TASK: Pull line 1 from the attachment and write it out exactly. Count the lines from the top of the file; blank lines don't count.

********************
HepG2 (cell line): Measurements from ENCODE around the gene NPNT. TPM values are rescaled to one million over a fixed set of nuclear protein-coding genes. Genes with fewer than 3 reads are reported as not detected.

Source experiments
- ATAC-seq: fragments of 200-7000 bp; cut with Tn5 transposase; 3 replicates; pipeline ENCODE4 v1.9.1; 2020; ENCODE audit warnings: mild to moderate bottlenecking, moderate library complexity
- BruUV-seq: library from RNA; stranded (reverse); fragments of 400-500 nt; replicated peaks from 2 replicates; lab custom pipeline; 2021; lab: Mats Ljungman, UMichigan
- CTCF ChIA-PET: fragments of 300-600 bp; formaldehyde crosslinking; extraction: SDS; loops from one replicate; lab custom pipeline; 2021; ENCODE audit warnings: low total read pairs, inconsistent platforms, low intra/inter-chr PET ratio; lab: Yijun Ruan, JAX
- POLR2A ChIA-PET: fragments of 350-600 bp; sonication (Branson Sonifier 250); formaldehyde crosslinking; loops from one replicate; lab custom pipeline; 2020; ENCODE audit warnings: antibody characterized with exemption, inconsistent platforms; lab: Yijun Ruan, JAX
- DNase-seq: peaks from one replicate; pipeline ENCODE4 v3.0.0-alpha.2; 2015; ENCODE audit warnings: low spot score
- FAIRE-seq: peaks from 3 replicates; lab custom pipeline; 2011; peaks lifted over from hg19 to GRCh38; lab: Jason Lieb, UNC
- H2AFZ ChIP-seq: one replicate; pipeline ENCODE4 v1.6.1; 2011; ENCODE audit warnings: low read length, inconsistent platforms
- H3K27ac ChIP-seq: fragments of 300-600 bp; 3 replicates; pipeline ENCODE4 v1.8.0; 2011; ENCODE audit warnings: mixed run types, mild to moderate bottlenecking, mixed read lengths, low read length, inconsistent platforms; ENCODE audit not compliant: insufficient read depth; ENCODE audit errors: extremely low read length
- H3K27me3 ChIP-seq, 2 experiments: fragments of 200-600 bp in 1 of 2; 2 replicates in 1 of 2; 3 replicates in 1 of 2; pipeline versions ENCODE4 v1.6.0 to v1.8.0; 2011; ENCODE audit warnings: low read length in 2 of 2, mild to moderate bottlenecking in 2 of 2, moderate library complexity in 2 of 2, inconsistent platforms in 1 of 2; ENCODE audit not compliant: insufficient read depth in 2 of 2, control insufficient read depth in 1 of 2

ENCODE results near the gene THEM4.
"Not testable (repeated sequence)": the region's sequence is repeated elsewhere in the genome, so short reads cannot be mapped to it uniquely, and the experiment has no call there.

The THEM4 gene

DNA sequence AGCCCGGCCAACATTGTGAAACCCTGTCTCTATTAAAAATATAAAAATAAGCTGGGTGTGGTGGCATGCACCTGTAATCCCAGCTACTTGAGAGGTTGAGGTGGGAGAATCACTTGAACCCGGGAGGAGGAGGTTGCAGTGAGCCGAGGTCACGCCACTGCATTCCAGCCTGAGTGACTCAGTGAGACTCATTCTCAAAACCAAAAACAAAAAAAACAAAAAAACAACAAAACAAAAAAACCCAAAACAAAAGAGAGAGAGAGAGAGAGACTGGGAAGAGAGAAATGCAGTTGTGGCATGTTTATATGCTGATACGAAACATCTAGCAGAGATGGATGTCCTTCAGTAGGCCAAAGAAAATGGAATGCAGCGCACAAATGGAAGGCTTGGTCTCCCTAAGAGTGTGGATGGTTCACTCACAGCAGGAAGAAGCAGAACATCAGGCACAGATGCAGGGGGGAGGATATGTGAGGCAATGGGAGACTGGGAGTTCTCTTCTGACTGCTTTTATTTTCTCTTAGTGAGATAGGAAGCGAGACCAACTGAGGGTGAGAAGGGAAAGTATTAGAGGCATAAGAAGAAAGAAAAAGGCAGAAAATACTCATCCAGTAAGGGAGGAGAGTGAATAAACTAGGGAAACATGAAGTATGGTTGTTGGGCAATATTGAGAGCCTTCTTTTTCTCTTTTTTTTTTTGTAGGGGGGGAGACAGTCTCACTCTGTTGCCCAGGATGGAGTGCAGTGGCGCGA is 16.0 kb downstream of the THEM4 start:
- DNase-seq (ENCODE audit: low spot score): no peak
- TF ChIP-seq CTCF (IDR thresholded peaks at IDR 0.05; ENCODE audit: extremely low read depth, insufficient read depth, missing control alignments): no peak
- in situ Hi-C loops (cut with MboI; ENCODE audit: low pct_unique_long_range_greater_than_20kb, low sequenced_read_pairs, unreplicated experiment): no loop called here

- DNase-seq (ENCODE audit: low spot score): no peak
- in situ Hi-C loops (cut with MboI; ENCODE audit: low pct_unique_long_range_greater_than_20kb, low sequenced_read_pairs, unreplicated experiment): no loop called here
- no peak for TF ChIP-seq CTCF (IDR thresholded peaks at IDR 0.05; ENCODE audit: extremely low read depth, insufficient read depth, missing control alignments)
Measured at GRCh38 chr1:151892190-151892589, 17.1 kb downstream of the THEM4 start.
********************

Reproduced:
HepG2 (cell line): Measurements from ENCODE around the gene NPNT. TPM values are rescaled to one million over a fixed set of nuclear protein-coding genes. Genes with fewer than 3 reads are reported as not detected.